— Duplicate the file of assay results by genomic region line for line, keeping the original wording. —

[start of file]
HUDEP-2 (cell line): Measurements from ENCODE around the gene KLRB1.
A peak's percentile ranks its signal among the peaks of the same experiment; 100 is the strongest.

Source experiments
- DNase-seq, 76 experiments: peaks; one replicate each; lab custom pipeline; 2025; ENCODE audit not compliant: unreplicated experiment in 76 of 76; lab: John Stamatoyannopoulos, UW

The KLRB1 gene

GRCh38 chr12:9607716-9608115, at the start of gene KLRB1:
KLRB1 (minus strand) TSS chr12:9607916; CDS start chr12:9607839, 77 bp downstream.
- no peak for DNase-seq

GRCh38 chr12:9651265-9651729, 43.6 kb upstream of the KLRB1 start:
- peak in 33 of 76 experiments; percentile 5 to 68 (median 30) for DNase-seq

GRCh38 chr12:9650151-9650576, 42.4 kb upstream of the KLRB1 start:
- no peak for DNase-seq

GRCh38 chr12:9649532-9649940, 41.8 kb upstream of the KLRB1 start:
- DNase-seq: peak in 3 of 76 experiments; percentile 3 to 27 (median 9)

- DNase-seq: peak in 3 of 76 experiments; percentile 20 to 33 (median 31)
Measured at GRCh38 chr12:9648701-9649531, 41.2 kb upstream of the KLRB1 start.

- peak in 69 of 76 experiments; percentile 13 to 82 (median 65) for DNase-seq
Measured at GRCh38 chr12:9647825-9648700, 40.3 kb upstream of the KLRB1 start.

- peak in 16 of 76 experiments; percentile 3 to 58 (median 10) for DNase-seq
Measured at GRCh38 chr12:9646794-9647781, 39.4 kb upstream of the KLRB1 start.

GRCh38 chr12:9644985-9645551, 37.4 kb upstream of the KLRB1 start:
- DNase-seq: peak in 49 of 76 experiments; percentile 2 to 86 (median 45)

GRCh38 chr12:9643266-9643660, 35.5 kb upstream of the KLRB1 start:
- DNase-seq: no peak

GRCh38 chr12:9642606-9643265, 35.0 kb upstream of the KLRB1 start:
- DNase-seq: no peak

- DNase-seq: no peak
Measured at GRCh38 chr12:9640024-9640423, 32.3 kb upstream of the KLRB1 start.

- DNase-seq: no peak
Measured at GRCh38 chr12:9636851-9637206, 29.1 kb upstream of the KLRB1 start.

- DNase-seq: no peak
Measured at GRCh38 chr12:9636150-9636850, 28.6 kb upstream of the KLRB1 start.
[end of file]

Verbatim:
HUDEP-2 (cell line): Measurements from ENCODE around the gene KLRB1.
A peak's percentile ranks its signal among the peaks of the same experiment; 100 is the strongest.

Source experiments
- DNase-seq, 76 experiments: peaks; one replicate each; lab custom pipeline; 2025; ENCODE audit not compliant: unreplicated experiment in 76 of 76; lab: John Stamatoyannopoulos, UW

The KLRB1 gene

GRCh38 chr12:9607716-9608115, at the start of gene KLRB1:
KLRB1 (minus strand) TSS chr12:9607916; CDS start chr12:9607839, 77 bp downstream.
- no peak for DNase-seq

GRCh38 chr12:9651265-9651729, 43.6 kb upstream of the KLRB1 start:
- peak in 33 of 76 experiments; percentile 5 to 68 (median 30) for DNase-seq

GRCh38 chr12:9650151-9650576, 42.4 kb upstream of the KLRB1 start:
- no peak for DNase-seq

GRCh38 chr12:9649532-9649940, 41.8 kb upstream of the KLRB1 start:
- DNase-seq: peak in 3 of 76 experiments; percentile 3 to 27 (median 9)

- DNase-seq: peak in 3 of 76 experiments; percentile 20 to 33 (median 31)
Measured at GRCh38 chr12:9648701-9649531, 41.2 kb upstream of the KLRB1 start.

- peak in 69 of 76 experiments; percentile 13 to 82 (median 65) for DNase-seq
Measured at GRCh38 chr12:9647825-9648700, 40.3 kb upstream of the KLRB1 start.

- peak in 16 of 76 experiments; percentile 3 to 58 (median 10) for DNase-seq
Measured at GRCh38 chr12:9646794-9647781, 39.4 kb upstream of the KLRB1 start.

GRCh38 chr12:9644985-9645551, 37.4 kb upstream of the KLRB1 start:
- DNase-seq: peak in 49 of 76 experiments; percentile 2 to 86 (median 45)

GRCh38 chr12:9643266-9643660, 35.5 kb upstream of the KLRB1 start:
- DNase-seq: no peak

GRCh38 chr12:9642606-9643265, 35.0 kb upstream of the KLRB1 start:
- DNase-seq: no peak

- DNase-seq: no peak
Measured at GRCh38 chr12:9640024-9640423, 32.3 kb upstream of the KLRB1 start.

- DNase-seq: no peak
Measured at GRCh38 chr12:9636851-9637206, 29.1 kb upstream of the KLRB1 start.

- DNase-seq: no peak
Measured at GRCh38 chr12:9636150-9636850, 28.6 kb upstream of the KLRB1 start.